Murphy Reports Back On Southern Border, Unaccompanied Minors

Advocates say there are nonprofits spread across the United States that can help alleviate the crisis at the border.

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U.S. Sen. Chris Murphy, who was recently appointed chair of the US Senate Appropriations Subcommittee on Homeland Security, visited the U.S. Mexico border Friday and talked to unaccompanied minors from Central America. Media have been prohibited from accompanying politicians and their visits to the facility.

"I think DHS should allow some press access to these facilities," Murphy said

Murphy said he didn’t take any photos inside the facility he visited in El Paso, but said it didn’t look anything like these photos released by Democrat Rep. Henry Cuellar of Texas. Cuellar's office did not say who took the photos, but said they were taken this weekend.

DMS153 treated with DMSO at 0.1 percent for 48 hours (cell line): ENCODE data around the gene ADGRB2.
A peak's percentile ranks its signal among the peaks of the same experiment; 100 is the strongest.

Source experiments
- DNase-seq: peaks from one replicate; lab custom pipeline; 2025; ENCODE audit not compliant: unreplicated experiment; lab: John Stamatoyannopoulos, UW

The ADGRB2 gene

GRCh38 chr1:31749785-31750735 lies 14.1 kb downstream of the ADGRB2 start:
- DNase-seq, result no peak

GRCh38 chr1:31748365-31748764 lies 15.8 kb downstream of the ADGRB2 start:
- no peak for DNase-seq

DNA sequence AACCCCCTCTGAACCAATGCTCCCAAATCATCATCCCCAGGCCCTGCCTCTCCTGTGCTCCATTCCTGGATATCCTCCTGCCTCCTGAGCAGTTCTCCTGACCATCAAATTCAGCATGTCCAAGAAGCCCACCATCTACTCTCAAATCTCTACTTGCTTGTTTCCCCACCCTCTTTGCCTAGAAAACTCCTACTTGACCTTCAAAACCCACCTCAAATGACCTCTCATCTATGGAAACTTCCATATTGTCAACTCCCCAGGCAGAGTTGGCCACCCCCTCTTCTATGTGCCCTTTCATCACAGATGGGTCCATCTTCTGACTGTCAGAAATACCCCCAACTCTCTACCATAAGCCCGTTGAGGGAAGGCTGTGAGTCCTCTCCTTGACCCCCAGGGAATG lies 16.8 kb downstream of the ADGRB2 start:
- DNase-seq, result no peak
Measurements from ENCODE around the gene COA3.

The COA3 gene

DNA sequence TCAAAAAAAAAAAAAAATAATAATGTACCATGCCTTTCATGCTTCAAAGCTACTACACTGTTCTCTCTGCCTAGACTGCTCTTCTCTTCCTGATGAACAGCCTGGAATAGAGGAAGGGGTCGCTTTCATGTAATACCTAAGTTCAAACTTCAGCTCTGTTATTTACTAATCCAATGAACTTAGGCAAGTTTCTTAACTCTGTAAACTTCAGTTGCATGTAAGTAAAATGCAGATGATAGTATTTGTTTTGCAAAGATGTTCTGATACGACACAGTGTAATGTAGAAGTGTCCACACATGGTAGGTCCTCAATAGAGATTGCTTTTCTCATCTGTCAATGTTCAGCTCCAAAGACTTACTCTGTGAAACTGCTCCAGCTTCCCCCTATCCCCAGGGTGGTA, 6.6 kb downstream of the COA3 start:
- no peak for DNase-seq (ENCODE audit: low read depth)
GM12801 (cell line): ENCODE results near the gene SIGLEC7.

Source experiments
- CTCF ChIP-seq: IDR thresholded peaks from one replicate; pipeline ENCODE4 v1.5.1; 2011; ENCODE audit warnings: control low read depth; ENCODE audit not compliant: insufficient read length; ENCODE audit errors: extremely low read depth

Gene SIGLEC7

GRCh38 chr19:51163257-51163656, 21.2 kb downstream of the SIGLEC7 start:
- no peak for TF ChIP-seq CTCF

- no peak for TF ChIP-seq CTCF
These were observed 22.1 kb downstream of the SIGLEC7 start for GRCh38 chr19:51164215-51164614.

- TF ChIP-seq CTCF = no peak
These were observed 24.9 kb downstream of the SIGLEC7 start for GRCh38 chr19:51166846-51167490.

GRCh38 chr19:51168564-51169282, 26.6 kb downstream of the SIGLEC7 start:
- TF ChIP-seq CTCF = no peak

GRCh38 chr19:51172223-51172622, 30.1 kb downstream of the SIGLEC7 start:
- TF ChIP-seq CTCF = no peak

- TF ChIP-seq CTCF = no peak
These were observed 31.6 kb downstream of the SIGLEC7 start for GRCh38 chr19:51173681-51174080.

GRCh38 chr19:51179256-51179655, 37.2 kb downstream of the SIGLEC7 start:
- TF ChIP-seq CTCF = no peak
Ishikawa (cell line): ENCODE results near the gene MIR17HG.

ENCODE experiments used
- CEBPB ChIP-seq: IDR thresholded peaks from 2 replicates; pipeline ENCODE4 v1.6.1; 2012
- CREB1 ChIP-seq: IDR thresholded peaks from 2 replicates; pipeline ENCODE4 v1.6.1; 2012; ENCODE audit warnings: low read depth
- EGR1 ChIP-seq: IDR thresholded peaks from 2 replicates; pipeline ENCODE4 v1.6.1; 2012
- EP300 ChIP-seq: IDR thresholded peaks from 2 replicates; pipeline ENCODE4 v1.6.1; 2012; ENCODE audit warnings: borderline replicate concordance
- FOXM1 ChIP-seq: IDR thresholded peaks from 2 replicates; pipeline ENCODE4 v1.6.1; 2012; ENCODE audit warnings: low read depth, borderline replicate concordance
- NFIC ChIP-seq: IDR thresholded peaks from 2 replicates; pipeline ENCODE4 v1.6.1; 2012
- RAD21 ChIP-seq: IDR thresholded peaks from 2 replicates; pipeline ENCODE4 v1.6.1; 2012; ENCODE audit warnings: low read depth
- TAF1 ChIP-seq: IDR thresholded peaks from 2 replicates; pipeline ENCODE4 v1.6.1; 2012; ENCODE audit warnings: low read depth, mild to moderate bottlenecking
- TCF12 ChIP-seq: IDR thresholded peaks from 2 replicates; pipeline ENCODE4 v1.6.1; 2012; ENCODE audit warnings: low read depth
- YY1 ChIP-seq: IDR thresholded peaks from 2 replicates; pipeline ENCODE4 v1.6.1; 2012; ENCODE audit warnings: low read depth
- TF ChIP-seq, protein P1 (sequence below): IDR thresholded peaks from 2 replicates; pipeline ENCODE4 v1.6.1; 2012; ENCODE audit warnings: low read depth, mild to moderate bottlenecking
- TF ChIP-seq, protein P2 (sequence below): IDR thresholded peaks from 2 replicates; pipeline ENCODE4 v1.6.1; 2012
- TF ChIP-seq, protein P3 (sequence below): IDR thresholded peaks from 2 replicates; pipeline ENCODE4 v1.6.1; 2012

“I haven’t seen those photos. That’s a different facility,” Murphy said.

Murphy said he’s not defending the amount of time children are spending at these facilities.

“There are not children in chain-link cages. There are child care workers in these facilities. There are health care workers in these facilities," Murphy said.

“We’ve gotta move these kids out of these detention facilities faster. But the increases are coming so quickly that it’s difficult to increase the capacity at HHS," Murphy said.

Murphy said he knows there's a risk that by not turning away unaccompanied minors there is a risk of incentivizing more to seek asylum.

“We can help. There are 200 or more nonprofits spread across the United States that can help alleviate the crisis at the border," Chris George of I.R.I.S. in New Haven said.

George said they can help once these unaccompanied minors are sponsored by a family member in the United States. They currently aren’t assisting any.

“We can connect them to health care. Enroll the kids in school, provide English language training and also connect them to legal aid so they can apply for asylum," George said.

In 2014, Connecticut nonprofits hosted around 325 children who entered through the southern border. It’s unclear if that will happen this year.

“Connecticut would love to welcome some of these families," George said.

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